Mr. HEIN: If you read between the lines, you'll see that that there's a lot of a current scene in the film. "Night of the Living Dead" was really all about racism and about, you know, the fears in the public, in race classes and things like that.

(Soundbite of movie, "Night of the Living Dead")

Mr. BILL CARDILLE (Actor): (As Field Reporter) Chief, if I were surrounded by six or eight of these things, would I stand a chance with them?

Mr. GEORGE KOSANA (Actor): (As Sheriff McClelland) Well, there's no problem. If you had a gun, shoot him in the head. That's a sure way to kill them. If you get don't, get yourself a club or a torch. Beat them or burn them. They go up pretty easy.

COHEN: And today, when the word waterboarding is part of common vocabulary, there are films like "Saw."

(Soundbite of movie, "Saw")

Mr. TOBIN BELL (Actor): (As Jigsaw) I want to play a game. You just lean forward into the knives with your face.

COHEN: All four of the "Saw" films revolve around characters tortured by a serial killer named Jigsaw. The latest in the franchise is the current box office champ. Torture also played a big role in the cult hit "Hostel."

(Soundbite of movie, "Hostel")

Mr. JAY HERNANDEZ (Actor): (As Paxton) Oh, please, stop. Please, stop it. Please, stop it. I know you want to do this.

COHEN: "Hostel" is about people who pay money to torture innocent victims. And if you haven't seen it, you might be surprised that it actually has some very funny moments, which brings us to humor.

Mr. CHARLES McGRATH (Writer, New York Times) Aristotle would have said that humor gives you a release from horror. If he had seen horror movies, he would have said that.

COHEN: That's New York Times writer and scary movie connoisseur Charles McGrath. He says a dash of laughter is crucial to his formula for a good, scary movie.

Mr. McGRATH: And so we don't have to take them totally seriously. We don't have to be scared out of our wits and go home and be unable to sleep the way we might be after seeing, say, the Al Gore movie.

COHEN: Are you listening, Hollywood? Charles McGrath just gave you a great idea: a horror movie about global warming. It's timely, it's a real threat, and that could add up to the perfect formula for box office brilliance. Or could it? Now here is where the scary movie experts are divided: reality versus fantasy. Some say the most frightening flicks are the ones where the plot line is totally plausible, like the movie that Charles McGrath of the New York Times considers the scariest of them all.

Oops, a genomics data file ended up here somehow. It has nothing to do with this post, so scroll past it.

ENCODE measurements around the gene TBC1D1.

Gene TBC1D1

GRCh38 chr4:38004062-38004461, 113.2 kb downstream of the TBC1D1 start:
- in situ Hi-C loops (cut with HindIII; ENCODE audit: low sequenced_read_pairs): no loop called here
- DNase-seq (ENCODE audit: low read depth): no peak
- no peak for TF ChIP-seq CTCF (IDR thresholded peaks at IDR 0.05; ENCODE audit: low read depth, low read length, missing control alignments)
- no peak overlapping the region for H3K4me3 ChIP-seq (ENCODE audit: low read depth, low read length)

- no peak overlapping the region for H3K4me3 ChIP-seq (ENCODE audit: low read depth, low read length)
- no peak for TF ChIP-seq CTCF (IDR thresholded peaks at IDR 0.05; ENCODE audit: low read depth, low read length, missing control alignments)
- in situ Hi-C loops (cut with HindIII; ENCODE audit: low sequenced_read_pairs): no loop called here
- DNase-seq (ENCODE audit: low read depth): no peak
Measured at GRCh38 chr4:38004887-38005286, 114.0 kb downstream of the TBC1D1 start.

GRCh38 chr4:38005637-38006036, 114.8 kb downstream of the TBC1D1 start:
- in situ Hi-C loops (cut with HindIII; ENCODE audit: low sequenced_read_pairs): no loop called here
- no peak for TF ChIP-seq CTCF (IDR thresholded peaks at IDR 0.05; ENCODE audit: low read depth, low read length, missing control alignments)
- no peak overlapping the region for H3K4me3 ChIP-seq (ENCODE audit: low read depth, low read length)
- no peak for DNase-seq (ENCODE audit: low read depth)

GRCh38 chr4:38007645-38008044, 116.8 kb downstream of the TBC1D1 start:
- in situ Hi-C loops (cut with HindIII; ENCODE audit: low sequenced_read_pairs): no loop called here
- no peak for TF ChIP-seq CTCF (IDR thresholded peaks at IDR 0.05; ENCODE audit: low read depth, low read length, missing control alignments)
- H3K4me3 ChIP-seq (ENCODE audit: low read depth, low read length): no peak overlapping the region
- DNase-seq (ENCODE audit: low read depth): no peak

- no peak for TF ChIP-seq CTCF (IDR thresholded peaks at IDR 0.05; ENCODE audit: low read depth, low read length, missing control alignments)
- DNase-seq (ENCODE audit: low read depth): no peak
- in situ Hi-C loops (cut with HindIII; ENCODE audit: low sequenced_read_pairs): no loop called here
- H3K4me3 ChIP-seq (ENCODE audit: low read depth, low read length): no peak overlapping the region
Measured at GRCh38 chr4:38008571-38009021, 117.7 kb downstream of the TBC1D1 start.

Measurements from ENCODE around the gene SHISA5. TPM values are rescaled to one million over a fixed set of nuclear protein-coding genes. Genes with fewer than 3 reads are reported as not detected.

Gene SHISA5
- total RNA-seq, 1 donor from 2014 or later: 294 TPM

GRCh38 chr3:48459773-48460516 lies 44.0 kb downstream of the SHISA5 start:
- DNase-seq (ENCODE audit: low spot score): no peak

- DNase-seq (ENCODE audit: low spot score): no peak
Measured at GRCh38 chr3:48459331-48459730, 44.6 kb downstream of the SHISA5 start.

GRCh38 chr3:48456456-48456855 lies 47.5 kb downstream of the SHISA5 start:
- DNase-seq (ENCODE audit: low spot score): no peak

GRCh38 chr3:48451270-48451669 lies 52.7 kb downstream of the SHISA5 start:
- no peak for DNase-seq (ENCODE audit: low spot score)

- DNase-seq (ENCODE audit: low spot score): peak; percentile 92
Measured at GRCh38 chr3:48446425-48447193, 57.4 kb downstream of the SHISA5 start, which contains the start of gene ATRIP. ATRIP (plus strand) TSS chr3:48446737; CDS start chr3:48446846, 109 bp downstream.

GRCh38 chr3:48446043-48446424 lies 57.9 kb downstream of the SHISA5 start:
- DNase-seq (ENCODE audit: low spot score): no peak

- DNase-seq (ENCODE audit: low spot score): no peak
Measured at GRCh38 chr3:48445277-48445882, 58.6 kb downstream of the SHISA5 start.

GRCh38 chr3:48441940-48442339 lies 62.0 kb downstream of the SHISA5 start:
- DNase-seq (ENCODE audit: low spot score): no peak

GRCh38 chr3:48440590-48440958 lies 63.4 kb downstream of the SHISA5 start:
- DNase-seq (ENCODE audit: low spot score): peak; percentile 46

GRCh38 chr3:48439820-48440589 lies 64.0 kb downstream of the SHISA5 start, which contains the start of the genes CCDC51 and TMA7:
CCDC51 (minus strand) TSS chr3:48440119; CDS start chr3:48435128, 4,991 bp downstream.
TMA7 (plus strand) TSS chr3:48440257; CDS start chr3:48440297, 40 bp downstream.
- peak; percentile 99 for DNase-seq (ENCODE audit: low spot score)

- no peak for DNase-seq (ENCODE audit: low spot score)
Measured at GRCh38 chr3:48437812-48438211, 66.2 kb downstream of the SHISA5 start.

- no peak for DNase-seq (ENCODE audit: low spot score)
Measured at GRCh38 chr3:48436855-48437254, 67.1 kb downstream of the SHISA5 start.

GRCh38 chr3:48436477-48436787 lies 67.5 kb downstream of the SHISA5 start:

Mr. McGRATH: And it's one I probably don't want to go see again. It's "Texas Chainsaw Massacre."

(Soundbite of a chainsaw)

Mr. McGRATH: How far do you go in the depiction of mayhem and violence and power tools used in ways that Black & Decker never intended?

COHEN: Others argue if you want to make something really scary, don't look to reality. Look to your dreams.

Mr. DAVID SLADE (Director, "30 Days of Night"): What's the worst nightmare you've ever had? Personally, I have nightmares about the unstoppable monster.

COHEN: Director David Slade's unstoppable monsters became vampires in the movie "30 Days of Night." It topped the box office two weekends ago.

(Soundbite of movie, "30 Days of Night")

Ms. MELISSA GEORGE (Actor): (As Stella Oleson) Somebody.

(Soundbite of gunshot)

Ms. GEORGE: (As Stella) Please, God.

Unidentified Man #2 (Actor): (As character) No God.

Mr. SLADE: Suspense is a real tough beast in terms of the filmmaking.

CHADWICK: Slade says with each years that goes by, it gets harder, and harder to make films that genuinely scare.

Mr. SLADE: Films are pushing envelopes in terms of what is horrific, but also on other areas: in video games, in comic books and outside life. Computer-generated monsters, people shoot them all day with videogames, you know, so kids aren't going to be afraid of that. People are getting immune to scares.

COHEN: David Slade says that in order to make audiences keep screaming, filmmakers like him may have to rethink the fright formula in the future. But one thing all the experts agree on: Horror films won't be dying out anytime soon.

Alex Cohen, NPR News.

(Soundbite of music from "Psycho")

BRAND: Oh, mother. DAY TO DAY is a production of NPR News, with contributions from I'm Madeleine Brand.

CHADWICK: And I'm Alex Chadwick. Boo.